On a foggy September lunchtime in San Francisco, a group of researchers and data scientists sat around foldable plastic tables in what was once a Christian Science church, evangelising about open-source information and the democratisation of knowledge.
The 50-strong party, which had been assembled for a weekly progress discussion, dined downstairs in a pillared building that now houses the Internet Archive, a digital library dedicated to providing “universal access to all knowledge”. As computers hummed on cluttered workstations all around, the employees and a handful of invited guests greeted each update with optimistic applause.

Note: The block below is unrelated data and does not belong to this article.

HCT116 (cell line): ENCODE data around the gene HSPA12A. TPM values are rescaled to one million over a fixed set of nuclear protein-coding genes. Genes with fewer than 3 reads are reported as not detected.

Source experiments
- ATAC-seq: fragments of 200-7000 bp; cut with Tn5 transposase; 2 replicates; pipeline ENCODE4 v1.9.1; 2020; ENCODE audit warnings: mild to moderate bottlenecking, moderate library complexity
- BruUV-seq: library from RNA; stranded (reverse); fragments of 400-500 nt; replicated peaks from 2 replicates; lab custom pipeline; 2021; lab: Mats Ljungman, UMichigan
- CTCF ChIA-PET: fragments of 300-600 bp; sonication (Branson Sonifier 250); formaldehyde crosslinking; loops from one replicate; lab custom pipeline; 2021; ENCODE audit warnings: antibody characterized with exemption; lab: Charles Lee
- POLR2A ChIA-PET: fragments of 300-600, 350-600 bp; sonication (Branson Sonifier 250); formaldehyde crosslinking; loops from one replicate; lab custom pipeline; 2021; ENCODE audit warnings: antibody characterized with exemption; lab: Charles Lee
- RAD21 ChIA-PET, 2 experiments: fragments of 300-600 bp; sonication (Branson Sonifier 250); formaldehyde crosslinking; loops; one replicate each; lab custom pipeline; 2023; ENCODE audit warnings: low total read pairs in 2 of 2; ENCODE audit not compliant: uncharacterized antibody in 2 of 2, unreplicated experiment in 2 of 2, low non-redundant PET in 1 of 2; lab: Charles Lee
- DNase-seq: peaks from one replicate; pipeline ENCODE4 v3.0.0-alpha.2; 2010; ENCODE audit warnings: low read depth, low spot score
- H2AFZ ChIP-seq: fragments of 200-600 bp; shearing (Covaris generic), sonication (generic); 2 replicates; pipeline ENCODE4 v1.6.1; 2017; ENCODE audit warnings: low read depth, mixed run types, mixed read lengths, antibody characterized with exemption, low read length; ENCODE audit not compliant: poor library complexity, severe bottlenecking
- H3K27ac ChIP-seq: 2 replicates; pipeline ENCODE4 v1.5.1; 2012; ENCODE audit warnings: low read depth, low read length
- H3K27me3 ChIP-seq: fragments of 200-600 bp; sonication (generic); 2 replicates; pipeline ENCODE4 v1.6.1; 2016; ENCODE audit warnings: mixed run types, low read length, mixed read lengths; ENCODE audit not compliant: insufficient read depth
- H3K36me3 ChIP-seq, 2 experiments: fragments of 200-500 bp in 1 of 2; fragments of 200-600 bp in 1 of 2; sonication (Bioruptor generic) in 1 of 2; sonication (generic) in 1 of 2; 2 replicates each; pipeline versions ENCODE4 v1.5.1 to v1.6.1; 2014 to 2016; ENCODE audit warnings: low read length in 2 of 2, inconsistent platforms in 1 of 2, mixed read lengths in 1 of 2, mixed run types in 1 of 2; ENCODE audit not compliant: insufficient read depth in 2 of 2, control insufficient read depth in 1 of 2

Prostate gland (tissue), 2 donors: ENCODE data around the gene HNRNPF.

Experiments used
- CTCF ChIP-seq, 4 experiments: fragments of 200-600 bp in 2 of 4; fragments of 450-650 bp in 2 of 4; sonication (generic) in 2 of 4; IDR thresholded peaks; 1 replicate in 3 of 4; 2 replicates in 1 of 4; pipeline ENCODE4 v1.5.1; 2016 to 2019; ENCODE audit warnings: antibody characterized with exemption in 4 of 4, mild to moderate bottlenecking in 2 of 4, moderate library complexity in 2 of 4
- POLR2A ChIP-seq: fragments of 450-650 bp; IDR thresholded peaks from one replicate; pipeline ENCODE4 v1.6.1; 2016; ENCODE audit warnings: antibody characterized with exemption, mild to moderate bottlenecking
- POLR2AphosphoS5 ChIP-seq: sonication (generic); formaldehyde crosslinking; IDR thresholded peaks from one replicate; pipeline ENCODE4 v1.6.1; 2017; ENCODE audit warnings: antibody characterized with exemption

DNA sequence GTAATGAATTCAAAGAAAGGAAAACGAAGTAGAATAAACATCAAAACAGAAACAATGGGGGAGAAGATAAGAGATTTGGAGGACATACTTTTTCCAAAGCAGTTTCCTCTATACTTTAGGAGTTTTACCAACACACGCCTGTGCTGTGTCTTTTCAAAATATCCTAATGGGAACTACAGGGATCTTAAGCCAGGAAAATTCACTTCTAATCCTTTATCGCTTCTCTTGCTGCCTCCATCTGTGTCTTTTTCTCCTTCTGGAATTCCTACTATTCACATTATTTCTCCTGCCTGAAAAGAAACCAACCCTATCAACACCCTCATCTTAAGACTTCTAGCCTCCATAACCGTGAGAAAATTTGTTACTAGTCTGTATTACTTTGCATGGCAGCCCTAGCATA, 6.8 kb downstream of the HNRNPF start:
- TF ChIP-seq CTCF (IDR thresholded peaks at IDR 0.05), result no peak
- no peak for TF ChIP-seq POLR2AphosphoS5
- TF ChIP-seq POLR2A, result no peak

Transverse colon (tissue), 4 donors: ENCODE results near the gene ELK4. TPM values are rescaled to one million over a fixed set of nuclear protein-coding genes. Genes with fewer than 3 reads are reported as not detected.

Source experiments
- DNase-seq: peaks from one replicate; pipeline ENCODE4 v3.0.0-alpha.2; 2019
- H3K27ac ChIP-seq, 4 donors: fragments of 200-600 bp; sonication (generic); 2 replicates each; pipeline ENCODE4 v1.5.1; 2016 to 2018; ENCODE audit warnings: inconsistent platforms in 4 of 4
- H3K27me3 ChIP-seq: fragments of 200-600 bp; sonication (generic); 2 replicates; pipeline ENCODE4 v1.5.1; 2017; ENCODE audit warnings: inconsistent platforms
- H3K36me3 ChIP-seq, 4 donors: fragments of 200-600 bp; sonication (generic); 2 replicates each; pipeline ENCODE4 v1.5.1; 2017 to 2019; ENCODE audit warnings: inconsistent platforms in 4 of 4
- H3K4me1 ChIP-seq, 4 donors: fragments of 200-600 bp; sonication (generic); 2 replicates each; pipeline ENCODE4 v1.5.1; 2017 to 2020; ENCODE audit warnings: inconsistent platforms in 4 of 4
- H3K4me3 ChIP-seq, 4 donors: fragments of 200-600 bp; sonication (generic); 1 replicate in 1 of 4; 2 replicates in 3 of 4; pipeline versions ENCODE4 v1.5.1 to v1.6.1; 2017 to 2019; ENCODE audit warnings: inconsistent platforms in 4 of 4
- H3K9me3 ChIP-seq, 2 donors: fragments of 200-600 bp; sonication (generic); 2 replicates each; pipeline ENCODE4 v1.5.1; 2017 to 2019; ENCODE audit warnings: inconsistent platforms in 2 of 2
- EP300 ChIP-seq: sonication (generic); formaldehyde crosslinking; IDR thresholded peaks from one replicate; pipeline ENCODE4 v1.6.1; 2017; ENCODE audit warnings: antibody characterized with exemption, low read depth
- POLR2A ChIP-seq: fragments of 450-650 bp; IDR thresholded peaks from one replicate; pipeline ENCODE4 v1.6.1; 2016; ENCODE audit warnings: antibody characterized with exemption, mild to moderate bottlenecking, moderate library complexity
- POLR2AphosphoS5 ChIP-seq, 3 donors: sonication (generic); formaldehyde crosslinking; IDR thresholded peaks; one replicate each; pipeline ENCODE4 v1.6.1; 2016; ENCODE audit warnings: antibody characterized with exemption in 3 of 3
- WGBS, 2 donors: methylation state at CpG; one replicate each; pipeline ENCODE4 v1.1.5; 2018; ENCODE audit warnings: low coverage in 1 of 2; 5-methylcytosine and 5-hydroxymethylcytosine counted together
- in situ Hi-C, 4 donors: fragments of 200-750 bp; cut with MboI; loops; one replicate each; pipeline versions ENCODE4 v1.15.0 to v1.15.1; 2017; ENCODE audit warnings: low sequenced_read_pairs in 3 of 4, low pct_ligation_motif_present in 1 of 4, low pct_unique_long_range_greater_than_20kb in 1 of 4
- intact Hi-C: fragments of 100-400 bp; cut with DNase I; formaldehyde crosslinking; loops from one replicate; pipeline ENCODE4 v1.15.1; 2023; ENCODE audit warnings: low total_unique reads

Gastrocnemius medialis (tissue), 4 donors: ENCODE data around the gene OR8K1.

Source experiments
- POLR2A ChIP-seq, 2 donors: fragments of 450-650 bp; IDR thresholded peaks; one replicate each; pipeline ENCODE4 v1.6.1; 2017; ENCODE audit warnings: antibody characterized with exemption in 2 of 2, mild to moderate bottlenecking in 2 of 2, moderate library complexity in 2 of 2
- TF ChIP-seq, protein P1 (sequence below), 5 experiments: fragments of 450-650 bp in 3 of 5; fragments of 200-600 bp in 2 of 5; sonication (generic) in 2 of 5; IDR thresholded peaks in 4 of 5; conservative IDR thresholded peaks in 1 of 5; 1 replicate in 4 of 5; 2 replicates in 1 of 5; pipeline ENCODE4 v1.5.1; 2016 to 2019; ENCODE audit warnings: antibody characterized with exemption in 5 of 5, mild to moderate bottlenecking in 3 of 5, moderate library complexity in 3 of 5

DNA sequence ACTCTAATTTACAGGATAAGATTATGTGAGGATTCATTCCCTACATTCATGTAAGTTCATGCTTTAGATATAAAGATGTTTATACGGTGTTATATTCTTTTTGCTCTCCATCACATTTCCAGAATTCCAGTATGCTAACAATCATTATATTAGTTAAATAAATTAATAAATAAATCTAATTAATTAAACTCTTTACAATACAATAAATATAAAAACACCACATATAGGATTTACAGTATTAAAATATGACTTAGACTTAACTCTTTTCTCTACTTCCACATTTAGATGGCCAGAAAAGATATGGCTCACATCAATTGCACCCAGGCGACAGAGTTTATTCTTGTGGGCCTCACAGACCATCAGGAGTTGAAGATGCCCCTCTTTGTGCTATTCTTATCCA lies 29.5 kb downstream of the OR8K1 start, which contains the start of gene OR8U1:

The Internet Archive, founded in 1996, is a non-profit that collects and digitises information, from films to books. It is best known for the Wayback Machine, a free repository of web pages that allows users to see what a particular URL looked like when it was archived, regardless of whether it has since been changed or taken down.